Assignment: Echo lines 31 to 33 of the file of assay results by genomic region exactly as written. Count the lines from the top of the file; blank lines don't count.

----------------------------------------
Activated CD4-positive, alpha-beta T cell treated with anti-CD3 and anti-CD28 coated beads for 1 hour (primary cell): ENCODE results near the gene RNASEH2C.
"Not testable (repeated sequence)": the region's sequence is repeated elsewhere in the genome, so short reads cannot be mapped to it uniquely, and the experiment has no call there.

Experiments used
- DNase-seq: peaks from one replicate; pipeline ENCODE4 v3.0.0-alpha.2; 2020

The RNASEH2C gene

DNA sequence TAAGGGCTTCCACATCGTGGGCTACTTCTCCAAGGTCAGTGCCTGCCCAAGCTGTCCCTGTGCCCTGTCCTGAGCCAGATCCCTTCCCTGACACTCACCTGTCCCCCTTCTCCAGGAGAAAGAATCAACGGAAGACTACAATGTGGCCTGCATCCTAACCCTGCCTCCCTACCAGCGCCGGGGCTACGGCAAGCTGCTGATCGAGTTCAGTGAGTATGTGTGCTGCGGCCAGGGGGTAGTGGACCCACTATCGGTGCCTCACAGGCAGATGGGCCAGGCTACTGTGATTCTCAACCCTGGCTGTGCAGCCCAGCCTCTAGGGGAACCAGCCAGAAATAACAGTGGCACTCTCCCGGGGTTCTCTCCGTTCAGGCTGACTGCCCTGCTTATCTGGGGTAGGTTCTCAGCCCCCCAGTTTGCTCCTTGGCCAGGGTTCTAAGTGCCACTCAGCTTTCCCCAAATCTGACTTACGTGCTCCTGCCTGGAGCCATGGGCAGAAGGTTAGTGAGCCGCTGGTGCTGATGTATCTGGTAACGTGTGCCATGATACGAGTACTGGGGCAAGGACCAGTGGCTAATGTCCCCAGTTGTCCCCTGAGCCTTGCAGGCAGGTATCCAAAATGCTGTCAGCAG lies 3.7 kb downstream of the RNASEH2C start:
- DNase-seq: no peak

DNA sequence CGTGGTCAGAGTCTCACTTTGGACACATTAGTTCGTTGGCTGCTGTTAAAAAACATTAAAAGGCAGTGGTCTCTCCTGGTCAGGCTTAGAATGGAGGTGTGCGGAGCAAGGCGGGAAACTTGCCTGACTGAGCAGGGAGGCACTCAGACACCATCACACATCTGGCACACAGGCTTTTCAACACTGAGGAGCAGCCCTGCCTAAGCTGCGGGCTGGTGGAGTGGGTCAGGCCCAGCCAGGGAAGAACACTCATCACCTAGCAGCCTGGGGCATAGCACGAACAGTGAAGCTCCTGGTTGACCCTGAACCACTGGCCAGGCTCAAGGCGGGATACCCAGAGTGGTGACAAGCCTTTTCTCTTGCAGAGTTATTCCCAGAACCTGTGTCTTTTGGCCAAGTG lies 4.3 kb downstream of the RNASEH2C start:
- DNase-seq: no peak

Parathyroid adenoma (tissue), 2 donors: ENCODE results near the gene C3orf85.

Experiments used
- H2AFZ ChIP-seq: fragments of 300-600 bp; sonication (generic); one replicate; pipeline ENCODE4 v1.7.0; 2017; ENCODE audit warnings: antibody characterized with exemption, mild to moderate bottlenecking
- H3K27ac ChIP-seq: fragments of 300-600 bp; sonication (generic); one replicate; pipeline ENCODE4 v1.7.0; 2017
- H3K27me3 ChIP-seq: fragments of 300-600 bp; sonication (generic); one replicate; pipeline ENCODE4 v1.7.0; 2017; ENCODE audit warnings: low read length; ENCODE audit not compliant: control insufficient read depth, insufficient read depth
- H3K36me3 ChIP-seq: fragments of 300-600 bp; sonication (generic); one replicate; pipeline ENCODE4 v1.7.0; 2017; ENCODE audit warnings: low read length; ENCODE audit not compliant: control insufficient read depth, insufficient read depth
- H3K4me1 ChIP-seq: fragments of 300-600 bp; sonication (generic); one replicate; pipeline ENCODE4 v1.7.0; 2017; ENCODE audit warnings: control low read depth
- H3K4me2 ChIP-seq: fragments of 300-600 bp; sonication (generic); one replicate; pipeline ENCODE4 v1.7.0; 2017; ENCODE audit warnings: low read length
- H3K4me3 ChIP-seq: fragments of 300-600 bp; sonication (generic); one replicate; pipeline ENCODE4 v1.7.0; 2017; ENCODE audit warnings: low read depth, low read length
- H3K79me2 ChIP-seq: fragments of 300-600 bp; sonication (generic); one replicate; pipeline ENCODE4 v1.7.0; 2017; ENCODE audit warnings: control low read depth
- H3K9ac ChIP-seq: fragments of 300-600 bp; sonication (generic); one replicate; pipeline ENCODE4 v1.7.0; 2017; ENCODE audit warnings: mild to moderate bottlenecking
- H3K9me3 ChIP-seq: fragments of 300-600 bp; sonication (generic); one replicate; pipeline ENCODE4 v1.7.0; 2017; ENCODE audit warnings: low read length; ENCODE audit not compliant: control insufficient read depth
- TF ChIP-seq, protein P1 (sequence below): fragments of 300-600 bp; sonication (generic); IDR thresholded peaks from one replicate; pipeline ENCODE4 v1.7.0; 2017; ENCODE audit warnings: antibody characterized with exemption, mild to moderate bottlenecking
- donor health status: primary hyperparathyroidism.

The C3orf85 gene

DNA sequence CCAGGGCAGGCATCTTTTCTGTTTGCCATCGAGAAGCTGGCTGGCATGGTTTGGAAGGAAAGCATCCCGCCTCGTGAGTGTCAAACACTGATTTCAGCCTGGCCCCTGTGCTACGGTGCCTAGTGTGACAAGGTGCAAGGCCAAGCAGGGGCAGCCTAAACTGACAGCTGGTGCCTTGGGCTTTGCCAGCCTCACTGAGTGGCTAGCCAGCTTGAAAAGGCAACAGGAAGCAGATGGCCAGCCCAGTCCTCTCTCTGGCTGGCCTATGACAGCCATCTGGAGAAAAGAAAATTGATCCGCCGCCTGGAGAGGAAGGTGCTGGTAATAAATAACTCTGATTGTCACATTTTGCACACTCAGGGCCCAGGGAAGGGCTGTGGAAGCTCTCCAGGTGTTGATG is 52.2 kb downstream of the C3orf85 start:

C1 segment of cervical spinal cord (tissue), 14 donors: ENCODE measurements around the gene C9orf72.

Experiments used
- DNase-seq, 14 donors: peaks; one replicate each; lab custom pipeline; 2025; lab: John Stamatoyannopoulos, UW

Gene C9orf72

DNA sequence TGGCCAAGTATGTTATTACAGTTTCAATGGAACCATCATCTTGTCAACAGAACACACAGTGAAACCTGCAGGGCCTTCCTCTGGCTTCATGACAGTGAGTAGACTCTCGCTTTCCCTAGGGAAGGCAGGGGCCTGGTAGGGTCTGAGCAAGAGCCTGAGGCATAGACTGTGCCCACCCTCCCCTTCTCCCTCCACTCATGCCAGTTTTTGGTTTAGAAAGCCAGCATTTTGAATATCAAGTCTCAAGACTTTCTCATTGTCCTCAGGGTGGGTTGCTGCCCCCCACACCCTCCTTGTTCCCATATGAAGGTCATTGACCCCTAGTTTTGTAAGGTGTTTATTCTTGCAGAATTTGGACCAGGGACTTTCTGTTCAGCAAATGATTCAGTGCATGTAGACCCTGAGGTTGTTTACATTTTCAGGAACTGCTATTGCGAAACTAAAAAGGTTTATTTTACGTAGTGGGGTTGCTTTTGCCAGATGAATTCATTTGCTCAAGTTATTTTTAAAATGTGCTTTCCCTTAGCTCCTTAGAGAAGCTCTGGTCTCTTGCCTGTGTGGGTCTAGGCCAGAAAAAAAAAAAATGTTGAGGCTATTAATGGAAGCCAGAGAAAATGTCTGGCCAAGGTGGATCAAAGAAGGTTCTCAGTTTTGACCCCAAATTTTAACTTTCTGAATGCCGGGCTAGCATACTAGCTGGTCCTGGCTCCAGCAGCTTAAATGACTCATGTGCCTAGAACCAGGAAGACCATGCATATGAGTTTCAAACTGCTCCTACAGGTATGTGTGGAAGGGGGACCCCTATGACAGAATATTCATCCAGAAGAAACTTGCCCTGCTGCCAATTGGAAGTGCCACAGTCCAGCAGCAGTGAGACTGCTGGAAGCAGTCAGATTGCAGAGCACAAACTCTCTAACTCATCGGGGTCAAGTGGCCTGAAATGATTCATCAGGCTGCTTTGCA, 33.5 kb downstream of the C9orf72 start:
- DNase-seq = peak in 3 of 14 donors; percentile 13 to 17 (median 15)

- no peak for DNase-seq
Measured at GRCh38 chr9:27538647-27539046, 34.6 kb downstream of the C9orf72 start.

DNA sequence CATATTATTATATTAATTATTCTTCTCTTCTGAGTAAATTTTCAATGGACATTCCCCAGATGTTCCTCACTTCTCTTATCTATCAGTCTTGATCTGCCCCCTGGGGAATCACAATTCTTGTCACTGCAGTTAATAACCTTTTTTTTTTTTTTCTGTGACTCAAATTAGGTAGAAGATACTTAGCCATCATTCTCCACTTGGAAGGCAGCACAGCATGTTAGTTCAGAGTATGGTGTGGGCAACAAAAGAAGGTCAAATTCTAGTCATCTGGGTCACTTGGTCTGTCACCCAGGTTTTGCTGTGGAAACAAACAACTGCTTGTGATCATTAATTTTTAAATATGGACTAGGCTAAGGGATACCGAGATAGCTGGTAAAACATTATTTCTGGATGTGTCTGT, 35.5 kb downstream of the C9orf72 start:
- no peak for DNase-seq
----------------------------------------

- DNase-seq = peak in 3 of 14 donors; percentile 13 to 17 (median 15)

- no peak for DNase-seq
Measured at GRCh38 chr9:27538647-27539046, 34.6 kb downstream of the C9orf72 start.